But with the French revolution came the idea of the severed human head as an item of intense observation and scientific experimentation, and its horrific possibilities became manifest. Its consciousness was suddenly in doubt, and the guillotine, along with the scientific forces at play here, forced an evaluation of the severed head, making it a potent image for exploration in fiction.
This obsession with the consciousness of the head, which may or may not survive death, became the impetus for the classic science fiction tale Donovan's Brain. The original novel Donovan's Brain, published in 1942, was made into three different movies: The Lady and the Monster, Donovan's Brain, and The Brain. It was the first novel to feature the cliché of the brain in a vat, which rapidly began to spread through the movies. Late author Curt Siodmak was better known for his film work than for his novels: he wrote the screenplay for the horror classics I Walked With A Zombie, The Beast With Five Fingers, and The Wolf Man. Thus, the novel, though it includes elements of science fiction, fits more within the horror tradition, and indeed it's not the science that matters here, but the loss of humanity that's the hallmark of horror.
Donovan's Brain features a noted scientist, victim of a car crash, who's been taken in and kept alive through a special treatment. As the plot of the movie develops, the brain, absent from its body, develops both a malignant, dark streak and tremendous psychic powers, which allow it to control others within the laboratory, including Nancy Reagan. By remaining alive as a brain in a vat, Donovan loses his soul, and becomes an inhuman monster with no regard for human life.
The influence of Donovan's Brain can be seen today in movies like City of Lost Children, with its brain which cannot dream, and in Futurama, which features brains-in-a-vat every week. While on a pragmatic level it allows the writers to feature contemporary celebrities in a cameo role, a technique perfected in the Simpsons, it also serves as yet another sarcastic reminder of science fiction gone awry.
Even philosophical inquiry has been infected by these games with severed heads. One well-known thought experiment in philosophy is the "Brain in the Vat" scenario, first proposed by Hilary Putnam in Reason, Truth, and History. The Brain in the Vat is a Matrix scenario, where real life may really just a simulation: if we were really just brains, hooked up to computers which could transmit electrical impulses to us that were identical to those a regular body would transmit, how would we know we were just brains in a vat?
While knowledge of neurochemistry and behavior have no doubt contributed to the framing of this problem, so has the powerful image of a brain in a jar. There's an idea that the brain-in-jar would somehow be inferior or less than the original; its isolation and differentiation makes it seem like a poor choice to our embodied existence. Here's an example of Donovan's Brain feeding into the popular consciousness.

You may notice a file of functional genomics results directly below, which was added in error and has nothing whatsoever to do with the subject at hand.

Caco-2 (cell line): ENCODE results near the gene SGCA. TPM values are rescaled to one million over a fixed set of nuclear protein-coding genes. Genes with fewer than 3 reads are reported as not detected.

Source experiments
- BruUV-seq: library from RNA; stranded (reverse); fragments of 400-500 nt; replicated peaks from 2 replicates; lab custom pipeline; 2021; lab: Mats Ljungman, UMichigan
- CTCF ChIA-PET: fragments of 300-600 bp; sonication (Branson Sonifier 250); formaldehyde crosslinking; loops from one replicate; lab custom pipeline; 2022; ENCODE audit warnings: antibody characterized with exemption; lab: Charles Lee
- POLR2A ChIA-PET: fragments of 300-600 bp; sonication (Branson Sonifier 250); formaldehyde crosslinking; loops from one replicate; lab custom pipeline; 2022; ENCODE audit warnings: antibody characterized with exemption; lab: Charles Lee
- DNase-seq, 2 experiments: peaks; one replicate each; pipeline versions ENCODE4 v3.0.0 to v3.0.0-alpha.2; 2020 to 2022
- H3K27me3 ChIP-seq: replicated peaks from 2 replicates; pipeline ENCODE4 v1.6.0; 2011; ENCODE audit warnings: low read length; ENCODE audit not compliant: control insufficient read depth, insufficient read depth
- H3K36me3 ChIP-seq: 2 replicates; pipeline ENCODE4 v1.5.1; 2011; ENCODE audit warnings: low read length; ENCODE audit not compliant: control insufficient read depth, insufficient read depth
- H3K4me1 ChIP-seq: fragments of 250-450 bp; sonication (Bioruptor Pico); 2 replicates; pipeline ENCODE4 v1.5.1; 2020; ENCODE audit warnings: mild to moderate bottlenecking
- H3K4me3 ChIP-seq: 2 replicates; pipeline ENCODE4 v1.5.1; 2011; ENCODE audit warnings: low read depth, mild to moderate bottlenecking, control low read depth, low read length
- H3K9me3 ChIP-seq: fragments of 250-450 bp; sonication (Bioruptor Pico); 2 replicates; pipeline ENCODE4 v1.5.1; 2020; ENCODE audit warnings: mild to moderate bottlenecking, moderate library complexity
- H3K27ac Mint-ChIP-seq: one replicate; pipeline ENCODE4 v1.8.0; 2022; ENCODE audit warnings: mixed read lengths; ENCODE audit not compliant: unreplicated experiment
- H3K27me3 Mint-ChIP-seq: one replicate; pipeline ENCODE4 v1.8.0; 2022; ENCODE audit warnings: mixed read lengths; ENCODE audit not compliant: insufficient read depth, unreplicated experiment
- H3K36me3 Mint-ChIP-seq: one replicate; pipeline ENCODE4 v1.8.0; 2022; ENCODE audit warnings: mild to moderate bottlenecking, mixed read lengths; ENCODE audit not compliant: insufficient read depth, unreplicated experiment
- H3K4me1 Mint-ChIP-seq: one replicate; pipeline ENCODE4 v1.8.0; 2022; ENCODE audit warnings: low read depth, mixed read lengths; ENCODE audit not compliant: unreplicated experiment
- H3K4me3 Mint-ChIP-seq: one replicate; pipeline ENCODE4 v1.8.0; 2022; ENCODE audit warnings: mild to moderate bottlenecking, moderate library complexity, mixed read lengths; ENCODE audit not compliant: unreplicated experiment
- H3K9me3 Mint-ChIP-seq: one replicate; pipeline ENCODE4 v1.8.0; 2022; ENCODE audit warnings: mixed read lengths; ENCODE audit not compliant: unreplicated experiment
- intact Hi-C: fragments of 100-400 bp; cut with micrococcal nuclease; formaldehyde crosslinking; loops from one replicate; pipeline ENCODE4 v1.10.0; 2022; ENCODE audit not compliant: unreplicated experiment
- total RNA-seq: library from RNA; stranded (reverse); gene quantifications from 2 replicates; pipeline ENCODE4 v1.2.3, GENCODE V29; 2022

How important this head imagery has become can be considered through the development of something like Frankenstein. When Frankenstein was written, for instance, there was no specific discussion of brain surgery. The mind of the monster is not inherent in the brain, but rather seemingly created by the genius of Victor Frankenstein; its mind is described as unformed, a blank slate, and its acquisition of language and reason is lovingly described by the author. In the film versions, the acquisition of a brain requires much effort and confusion, and the monster is clearly affected by the criminal's brain that is inserted into it -- similarly, in Young Frankenstein, a joke about a brain marked "Abbie Normal" can be made with the audience getting all the humor, and understanding that the brain transplant is crucial to the mental state of the finished creation.
Trading heads: Dr. Robert White
I want to end this article with a discussion of a man described as a "modern day Frankenstein," Dr. Robert White. On March 4, 1970, Dr. Robert White performed the first successful head transplant, attaching the head of a recently-decapitated rhesus monkey to the body of another recently-killed monkey. The head, as soon as it regained consciousness, attempted to bite the finger of the experimenter (perhaps understandably!), leading him to proclaim the experiment a success. White's original transplanted heads were unable to achieve any control over the rest of their bodies, but a newer round of experiments, performed in 1997, have been able to establish respiration within the brains and their adopted bodies, keeping them alive for a lengthy period of time. Unable to reattach the spinal cord to the transplanted brains, White hasn't yet managed to create a monkey which could control its new body; but he remains hopeful.
White has offered for many years now to perform a head transplant on humans, but hasn't yet found any takers (that we know of). He prefers to call the procedure a "body transplant," since in his belief his technique would be extremely useful for paraplegics and those with no functioning in the lower body. A medical adviser to the Pope, and deeply involved with questions of ethics, White nevertheless grants interviews to tabloids, and enjoys posing for pictures in lab coats with weird medical equipment around him. He's living out his Frankenstein fantasy, and not afraid to adopt some of the trappings of the myth to make his point.
White's head transplants have provoked outcry and shock from animal-rights activists and bioethicists, which have been used by supporters as evidence that the environmental movement is bankrupt and anti-progress. Indeed, his research holds out hope one day for serial immortality: shifting heads around onto younger host bodies. He conducted some pioneering experiments in preserving brains at low temperatures, endearing him to cryonics supporters. However, his ideas remain shocking and extreme to most, probably because of the heads.
The severed head is a profound image. It provokes ideas of sacredness and horror, prophecy and mystery.